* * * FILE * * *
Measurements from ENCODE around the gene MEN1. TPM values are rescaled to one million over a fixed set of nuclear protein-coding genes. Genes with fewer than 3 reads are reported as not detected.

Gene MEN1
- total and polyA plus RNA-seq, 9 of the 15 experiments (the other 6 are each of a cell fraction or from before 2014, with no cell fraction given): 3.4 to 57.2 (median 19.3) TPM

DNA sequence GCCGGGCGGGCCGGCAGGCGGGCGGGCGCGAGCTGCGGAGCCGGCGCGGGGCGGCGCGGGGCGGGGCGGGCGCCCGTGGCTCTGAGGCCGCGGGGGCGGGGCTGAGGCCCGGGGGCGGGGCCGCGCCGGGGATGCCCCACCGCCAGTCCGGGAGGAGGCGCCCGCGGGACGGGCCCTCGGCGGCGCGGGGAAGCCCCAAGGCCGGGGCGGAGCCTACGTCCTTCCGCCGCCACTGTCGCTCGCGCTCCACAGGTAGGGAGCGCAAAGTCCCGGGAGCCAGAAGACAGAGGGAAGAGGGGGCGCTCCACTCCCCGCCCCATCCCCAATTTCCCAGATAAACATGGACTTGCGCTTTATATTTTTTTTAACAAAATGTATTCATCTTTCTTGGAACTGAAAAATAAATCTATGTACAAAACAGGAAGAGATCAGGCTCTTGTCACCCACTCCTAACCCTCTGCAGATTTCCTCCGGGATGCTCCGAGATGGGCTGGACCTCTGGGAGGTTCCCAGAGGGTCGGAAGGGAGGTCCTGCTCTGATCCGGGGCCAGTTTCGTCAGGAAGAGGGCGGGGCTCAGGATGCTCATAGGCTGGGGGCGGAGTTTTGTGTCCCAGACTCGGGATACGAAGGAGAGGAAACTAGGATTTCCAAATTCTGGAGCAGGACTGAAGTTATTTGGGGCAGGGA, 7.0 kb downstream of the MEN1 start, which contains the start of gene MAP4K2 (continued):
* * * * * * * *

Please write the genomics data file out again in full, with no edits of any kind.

Measurements from ENCODE around the gene MEN1. TPM values are rescaled to one million over a fixed set of nuclear protein-coding genes. Genes with fewer than 3 reads are reported as not detected.

Gene MEN1
- total and polyA plus RNA-seq, 9 of the 15 experiments (the other 6 are each of a cell fraction or from before 2014, with no cell fraction given): 3.4 to 57.2 (median 19.3) TPM

DNA sequence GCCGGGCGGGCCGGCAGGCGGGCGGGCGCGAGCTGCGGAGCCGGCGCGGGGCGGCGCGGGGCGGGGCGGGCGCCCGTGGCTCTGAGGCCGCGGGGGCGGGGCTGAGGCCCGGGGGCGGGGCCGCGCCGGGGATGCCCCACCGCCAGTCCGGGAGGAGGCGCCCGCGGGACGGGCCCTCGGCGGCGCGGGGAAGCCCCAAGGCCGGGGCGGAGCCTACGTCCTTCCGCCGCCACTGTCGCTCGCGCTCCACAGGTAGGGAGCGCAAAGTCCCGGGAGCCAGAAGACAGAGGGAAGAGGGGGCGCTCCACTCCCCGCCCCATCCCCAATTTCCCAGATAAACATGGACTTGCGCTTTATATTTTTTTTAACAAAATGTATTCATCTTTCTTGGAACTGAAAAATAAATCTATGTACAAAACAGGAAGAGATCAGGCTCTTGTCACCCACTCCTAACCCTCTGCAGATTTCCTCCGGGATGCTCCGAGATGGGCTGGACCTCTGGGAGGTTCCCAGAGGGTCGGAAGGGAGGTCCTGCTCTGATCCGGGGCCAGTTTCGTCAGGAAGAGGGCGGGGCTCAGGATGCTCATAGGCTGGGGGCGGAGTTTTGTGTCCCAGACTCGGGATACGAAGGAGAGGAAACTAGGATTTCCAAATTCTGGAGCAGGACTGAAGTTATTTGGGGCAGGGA, 7.0 kb downstream of the MEN1 start, which contains the start of gene MAP4K2 (continued):